KR Judges Ruled Out Hun Sen Testimony

A day before the closing of the Khmer Rouge tribunal’s most recent investigation, Co-Investigating Judges You Bunleng and Marcel Lemonde ruled last month that summoning the testimony of Prime Minister Hun Sen was unnecessary, according to a ruling filed last week.

However, in the Jan 13 decision the judges revealed that in June they had formally but secretly disagreed on the need to summon former King Norodom Sihanouk and six senior CPP officials who have since refused to cooperate with the court.

Lawyers for former Brother Number Two Nuon Chea on Monday gave formal notice of their intent to appeal against the ruling, which said their requests for the witness testimony could not be fulfilled.

In a separate note of Jan 11, Judge Lemonde also said the possibility of forcing the witnesses to testify was best left for the consideration of the five-judge Trial Chamber, which may be called on to decide the innocence of the court’s five detainees.

Records also filed Jan 11 describe the hapless adventures of a court clerk who, like members of the news media, was unsuccessful in gaining the witnesses’ attention.

The judges’ disagreement drew clear parallels to the 2008 disagreement between the court’s co-prosecutors, who differed over the need for additional prosecutions, which are opposed by Mr Hun Sen.

In both cases, government officials, including Mr Hun Sen, publicly expressed opposition while Cambodian court officials resisted venturing into politically sensitive territory, arguing that this was unjustified.

Unlike the co-prosecutors, however, Judges Lemonde and Bunleng did not seek the arbitration of the court’s Pre-Trial Chamber, allowing Judge Lemonde to seek the testimony without Judge Bunleng’s cooperation.

After the government blocked written requests seeking retired King Sihanouk’s testimony in July, Judge Lemonde in September formally requested the testimony of Foreign Minister Hor Namhong concerning experiences at the Boeng Trabek prison camp and Finance Minister Keat Chhon, concerning his supposed relations with former Khmer Rouge Foreign Minister Ieng Sary.

Judge Lemonde also sought the testimony of Senate President Chea Sim in his capacity as former chief of Ponhea Krek district in the East Zone’s Sector 20, National Assembly President Heng Samrin, who was commander of the Khmer Rouge military’s 4th Division in the East Zone, Senator Ouk Bunchhoeun, under secretary of Sector 21 in the East Zone, and Senator Sim Ka, former chief of the Sector 20 office in the East Zone.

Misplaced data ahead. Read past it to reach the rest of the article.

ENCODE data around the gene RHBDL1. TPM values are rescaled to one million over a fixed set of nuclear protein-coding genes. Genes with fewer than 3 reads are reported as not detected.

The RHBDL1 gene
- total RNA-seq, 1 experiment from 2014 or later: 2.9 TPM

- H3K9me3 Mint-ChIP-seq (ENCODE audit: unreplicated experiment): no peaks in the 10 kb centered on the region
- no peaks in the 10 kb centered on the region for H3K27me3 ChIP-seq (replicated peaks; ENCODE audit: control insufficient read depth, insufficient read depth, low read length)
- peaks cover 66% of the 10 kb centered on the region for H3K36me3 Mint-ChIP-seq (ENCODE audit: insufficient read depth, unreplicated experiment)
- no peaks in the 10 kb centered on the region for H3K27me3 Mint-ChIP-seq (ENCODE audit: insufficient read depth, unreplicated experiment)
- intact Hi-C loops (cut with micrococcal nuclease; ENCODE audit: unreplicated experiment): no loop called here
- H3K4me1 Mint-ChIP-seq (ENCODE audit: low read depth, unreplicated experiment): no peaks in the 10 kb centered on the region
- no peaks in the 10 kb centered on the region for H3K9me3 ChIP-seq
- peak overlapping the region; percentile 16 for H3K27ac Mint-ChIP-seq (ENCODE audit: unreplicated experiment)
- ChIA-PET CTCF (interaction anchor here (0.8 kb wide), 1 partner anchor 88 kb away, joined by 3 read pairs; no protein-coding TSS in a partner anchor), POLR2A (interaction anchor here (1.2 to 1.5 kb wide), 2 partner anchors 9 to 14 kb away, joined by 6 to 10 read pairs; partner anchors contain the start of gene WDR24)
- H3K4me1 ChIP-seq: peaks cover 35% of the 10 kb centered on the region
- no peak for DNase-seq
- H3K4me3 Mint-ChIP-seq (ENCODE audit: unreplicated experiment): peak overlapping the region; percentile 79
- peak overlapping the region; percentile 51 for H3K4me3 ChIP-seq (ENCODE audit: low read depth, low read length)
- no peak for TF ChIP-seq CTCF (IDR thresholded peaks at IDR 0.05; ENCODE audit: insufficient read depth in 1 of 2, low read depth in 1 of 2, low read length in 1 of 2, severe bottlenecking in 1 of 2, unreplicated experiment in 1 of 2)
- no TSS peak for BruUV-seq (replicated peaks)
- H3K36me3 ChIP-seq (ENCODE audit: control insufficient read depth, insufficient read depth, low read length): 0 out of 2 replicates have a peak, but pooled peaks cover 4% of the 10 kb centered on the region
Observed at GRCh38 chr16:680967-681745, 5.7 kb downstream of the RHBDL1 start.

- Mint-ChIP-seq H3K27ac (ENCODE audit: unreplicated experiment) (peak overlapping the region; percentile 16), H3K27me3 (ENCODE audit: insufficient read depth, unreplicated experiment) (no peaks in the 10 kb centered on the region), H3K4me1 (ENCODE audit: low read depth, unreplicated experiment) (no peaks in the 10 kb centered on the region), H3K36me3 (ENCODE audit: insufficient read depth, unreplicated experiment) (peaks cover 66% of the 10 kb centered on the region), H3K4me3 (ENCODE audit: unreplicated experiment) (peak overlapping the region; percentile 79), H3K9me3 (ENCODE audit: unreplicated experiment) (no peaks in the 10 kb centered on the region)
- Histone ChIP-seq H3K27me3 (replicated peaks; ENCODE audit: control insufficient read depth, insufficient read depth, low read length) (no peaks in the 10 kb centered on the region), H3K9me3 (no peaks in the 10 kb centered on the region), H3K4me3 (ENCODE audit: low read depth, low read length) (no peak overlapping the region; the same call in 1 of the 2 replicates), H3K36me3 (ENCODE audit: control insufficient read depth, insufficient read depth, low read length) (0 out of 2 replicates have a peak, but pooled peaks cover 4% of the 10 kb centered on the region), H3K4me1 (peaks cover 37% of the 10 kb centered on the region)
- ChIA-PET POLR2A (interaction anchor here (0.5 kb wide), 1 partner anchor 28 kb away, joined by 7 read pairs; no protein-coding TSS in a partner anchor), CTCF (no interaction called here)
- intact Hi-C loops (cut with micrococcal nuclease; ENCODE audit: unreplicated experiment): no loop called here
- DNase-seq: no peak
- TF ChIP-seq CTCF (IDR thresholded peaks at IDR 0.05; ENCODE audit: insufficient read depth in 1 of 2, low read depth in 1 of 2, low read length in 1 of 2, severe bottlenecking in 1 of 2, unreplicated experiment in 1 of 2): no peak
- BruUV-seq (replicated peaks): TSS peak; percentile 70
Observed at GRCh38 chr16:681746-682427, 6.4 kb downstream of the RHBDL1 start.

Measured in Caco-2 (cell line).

As Judge Lemonde indicated four of the seven witnesses have knowledge of the East Zone, the witness requests appeared designed to elicit specific information concerning the former Khmer Rouge administrative region.

Over 1,000 people in the zone were purged and killed by the Khmer Rouge secret police, who followed strings of forced confessions beginning with those of military personnel arrested in 1976, according to historian David Chandler.

However Judges Lemonde and Bunleng found Mr Hun Sen was unlikely to have information about the 1978 purge as he had already defected from the Khmer Rouge in mid-1977.

Judge Bunleng said he opposed the testimony sought by Judge Lemonde because he found the witnesses “were unlikely to provide any additional evidence” on top of the testimony of 725 other witnesses, the statements of the five suspects and copious documentation.

Interviewing witnesses with no end in sight “could result in an absurd situation and cause an unwarranted delay in the proceedings,” according to Judge Bunleng.

In a separate note, Judge Lemonde said the testimony was necessary and lamented the fact that lawmakers who had voted for the establishment of the tribunal would not cooperate with it.

Seeking to coerce their testimony would be both legally questionable and prohibitively difficult, he added.

“The unavoidable observation is that the application of such coercive measures would be confronted by considerable practical difficulties which, under the best of scenarios, would prolong the end of the investigation by unacceptable proportions,” Judge Lemonde wrote.

Youk Chhang, executive director of the Documentation Center of Cambodia, said he was concerned the court did not appear to have treated all witnesses fairly, as ordinary witnesses had been told they risked coercive measures if they failed to cooperate.

Publicizing the summonses of high-ranking witnesses may have been an invitation to confrontation, he added.

“The court understands the politics behind this. Why make it public? That creates resistance,” he said.


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